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Why a Credit Card Startup Reopened a 30-Year-Old SF Dining Destination

South Park Cafe is now open again — but under very new management

Inside the new South Park Cafe, where tables and a bar are visible South Park Cafe

Customers at South Park Cafe, a 32-year-old SoMa business that just reopened after a two year closure, wouldn’t necessarily know it’s owned by a hot credit card startup valued at $2.6 billion. Sure, it’s not the picturesque, low-key French bistro it used to be — but with trendy new decor made by local artisans and an all-day cafe menu with items like McFarland Spring trout and bread with house-cultured butter, it could be almost any other new, independent restaurant.

The only clue, according to a representative for the business, might be a “Brex” logo on the outside of the folder holding a customer’s bill. Cash is fine, though: There’s no need to pay with a Brex card, a piece of plastic tailored to startup founders. Brex, an alum of the startup incubator Y-Combinator that’s raised $380 million according to Crunchbase, is an only-in-Silicon-Valley meta-startup: It’s a credit card that offers rewards for the kind of expenses that others startups are likely to incur, like cloud computing software subscriptions, food delivery, and Uber rides.

South Park Cafe isn’t just for Brex users or workers (though the company is headquartered five minutes away). It’s for the community, owners say. The startup’s young, early 20s founders, Henrique Dubugras and Pedro Franceschi, say they used to meet up at cafes and restaurants like their new cafe, typically in the area of South Park — a quaint oval oasis of greenery in SoMa, a neighborhood otherwise dominated by largely industrial spaces and tech offices. Before they found their own office, Dubugras and Franceschi would meet up to discuss plans and deals over coffee. But with rising rents and other costs in San Francisco, food and retail businesses have struggled to keep up. South Park Cafe’s previous owners retired in 2017.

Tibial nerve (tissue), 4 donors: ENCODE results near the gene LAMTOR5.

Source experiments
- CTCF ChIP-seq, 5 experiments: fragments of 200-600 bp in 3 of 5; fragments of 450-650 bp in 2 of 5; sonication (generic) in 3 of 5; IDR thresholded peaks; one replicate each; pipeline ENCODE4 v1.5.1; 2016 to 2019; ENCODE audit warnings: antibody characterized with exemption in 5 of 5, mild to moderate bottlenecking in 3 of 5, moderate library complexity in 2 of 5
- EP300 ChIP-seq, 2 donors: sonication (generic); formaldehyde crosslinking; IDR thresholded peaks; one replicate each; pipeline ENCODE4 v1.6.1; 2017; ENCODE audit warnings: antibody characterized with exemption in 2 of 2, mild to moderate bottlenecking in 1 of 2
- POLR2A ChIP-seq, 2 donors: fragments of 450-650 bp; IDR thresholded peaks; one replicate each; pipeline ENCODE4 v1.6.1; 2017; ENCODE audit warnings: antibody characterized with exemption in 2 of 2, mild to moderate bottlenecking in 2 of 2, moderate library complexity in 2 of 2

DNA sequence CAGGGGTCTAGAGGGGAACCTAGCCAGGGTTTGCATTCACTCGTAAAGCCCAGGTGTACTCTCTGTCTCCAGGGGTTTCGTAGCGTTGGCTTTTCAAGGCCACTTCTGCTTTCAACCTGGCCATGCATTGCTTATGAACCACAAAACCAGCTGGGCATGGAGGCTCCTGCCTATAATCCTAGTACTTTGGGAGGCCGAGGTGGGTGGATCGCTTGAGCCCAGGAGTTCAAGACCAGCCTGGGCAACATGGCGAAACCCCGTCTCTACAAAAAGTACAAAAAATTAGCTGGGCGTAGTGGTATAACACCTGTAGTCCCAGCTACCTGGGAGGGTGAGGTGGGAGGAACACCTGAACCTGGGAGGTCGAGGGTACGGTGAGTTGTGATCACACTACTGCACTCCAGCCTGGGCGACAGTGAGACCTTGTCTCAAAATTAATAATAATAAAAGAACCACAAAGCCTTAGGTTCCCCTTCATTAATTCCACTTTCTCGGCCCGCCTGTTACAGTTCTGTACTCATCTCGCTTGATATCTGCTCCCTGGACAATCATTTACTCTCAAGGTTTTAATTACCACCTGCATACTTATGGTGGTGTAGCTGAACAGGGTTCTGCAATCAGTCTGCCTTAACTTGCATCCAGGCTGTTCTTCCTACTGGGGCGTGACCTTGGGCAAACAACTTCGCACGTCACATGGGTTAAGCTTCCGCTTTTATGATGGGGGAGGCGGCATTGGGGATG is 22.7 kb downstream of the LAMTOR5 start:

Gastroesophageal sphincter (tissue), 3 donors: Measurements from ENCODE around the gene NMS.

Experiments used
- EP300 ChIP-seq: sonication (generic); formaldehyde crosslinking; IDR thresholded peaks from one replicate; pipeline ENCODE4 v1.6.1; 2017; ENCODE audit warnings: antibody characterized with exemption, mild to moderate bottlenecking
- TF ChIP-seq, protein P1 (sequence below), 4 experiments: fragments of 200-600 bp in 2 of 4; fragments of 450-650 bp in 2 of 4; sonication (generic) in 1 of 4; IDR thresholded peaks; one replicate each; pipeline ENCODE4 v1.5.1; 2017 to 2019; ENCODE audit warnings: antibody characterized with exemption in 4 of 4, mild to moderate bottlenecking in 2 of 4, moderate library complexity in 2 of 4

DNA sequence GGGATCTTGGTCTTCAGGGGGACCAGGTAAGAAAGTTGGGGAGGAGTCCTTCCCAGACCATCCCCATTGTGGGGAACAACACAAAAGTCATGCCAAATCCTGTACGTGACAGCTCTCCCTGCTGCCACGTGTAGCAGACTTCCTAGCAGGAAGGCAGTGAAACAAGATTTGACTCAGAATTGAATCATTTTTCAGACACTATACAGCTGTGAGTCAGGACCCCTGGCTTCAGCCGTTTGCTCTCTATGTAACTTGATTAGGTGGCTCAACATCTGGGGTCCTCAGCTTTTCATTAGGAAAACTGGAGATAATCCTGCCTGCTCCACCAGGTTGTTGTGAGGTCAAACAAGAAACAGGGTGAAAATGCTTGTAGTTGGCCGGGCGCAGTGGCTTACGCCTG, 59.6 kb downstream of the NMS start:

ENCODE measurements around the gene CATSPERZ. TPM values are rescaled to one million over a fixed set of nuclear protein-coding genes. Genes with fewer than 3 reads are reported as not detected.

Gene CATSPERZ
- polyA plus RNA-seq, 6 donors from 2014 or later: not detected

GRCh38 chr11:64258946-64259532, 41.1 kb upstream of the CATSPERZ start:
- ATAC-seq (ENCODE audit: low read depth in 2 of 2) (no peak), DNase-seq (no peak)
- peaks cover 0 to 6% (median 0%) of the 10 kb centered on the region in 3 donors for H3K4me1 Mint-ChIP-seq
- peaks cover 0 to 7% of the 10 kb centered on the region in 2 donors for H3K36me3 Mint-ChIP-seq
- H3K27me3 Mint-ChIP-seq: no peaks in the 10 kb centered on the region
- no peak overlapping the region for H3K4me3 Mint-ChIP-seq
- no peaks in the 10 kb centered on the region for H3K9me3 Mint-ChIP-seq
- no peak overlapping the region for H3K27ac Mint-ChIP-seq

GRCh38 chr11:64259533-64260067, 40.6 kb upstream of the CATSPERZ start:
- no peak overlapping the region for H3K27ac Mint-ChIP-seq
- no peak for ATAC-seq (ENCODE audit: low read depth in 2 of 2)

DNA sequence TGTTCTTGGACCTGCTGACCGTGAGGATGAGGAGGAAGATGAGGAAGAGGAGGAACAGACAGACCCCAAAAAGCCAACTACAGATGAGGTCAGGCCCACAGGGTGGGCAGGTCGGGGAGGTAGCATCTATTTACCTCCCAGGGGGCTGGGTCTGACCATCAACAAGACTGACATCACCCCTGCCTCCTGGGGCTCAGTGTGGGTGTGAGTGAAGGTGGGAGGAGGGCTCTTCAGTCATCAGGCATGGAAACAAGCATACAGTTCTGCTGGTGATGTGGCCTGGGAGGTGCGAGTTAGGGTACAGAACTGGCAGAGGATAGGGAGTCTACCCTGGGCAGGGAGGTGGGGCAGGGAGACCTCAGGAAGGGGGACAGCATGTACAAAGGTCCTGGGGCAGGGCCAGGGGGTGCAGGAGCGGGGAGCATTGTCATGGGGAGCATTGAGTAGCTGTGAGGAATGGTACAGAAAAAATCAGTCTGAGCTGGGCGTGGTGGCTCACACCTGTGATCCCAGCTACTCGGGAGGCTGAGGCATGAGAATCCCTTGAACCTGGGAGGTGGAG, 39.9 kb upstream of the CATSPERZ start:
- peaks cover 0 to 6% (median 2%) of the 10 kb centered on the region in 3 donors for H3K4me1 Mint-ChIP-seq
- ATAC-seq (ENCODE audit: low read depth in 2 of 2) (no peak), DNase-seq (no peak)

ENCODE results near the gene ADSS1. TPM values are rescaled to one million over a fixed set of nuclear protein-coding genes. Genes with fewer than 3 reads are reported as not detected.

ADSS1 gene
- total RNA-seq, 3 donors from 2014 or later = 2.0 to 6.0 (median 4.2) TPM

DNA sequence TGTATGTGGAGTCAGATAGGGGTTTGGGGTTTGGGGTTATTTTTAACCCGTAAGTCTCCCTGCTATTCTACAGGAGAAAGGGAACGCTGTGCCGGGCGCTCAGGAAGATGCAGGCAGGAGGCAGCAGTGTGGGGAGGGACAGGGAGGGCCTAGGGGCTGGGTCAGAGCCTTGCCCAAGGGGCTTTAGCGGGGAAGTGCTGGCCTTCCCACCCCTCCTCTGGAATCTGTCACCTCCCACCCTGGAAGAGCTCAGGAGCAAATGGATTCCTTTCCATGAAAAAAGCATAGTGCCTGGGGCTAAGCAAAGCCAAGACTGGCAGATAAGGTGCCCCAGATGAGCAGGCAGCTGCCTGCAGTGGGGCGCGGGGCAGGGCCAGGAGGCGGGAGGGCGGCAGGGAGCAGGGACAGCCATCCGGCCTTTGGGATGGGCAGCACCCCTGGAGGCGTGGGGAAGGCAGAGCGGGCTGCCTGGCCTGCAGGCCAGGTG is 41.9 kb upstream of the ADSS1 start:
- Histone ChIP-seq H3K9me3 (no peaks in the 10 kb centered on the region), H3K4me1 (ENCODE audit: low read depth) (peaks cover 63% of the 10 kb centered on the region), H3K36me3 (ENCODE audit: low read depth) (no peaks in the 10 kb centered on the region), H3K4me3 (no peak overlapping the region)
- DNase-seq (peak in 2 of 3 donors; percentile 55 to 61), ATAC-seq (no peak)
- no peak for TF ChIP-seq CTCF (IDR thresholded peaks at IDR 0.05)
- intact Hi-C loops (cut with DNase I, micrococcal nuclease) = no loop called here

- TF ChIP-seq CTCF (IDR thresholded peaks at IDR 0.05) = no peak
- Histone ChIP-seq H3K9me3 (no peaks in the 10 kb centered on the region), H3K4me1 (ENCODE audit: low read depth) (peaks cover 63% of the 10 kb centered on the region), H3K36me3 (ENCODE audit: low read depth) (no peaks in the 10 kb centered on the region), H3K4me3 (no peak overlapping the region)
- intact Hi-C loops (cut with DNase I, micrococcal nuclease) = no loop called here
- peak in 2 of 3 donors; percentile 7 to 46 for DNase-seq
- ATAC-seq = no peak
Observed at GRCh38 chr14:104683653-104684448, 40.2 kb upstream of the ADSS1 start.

Anyone is welcome at the new South Park Cafe: No need to conduct a business meeting. Chef Peter Mosqueda (previously a cook at another startup, Stripe) serves caesar salads, lamb meatballs, and Four Barrel Coffee drinks — though you might not find avocados on the menu. “One of the weirdest things for me about California is people’s love for avocado,” Brex founder Dubugras tweeted recently.

But the second floor of 108 South Park Street, which opened earlier this spring, is definitely intended for business. It’s a members-only lounge for Brex cardholders. The space, according to Business Insider, is called the “oval room” after the oval office. It’s designed for startup founders to meet, relax, and conduct business.

Brex founders says they’re happy to reopen a San Francisco institution to serve the public —and they’re also in a fortunate position from which to do so. “We saw this as, how could we revitalize this for ourselves and for the community and make something that was awesome, awesome again without the worries of it being like a super profitable business,” Dubugras told Business Insider.

Could this kind of subsidized business be the future of retail in San Francisco? Maybe. But don’t expect Brex to start pitching its credit card to restaurant owners.

“We’re probably not going to go into retail next because that sector is not doing really well,” Dubugras told Business Insider. “We’re probably going to go into a growing sector.”

Four Barrel Coffee

375 Valencia St, San Francisco, CA 94103 415-935-0604 Visit Website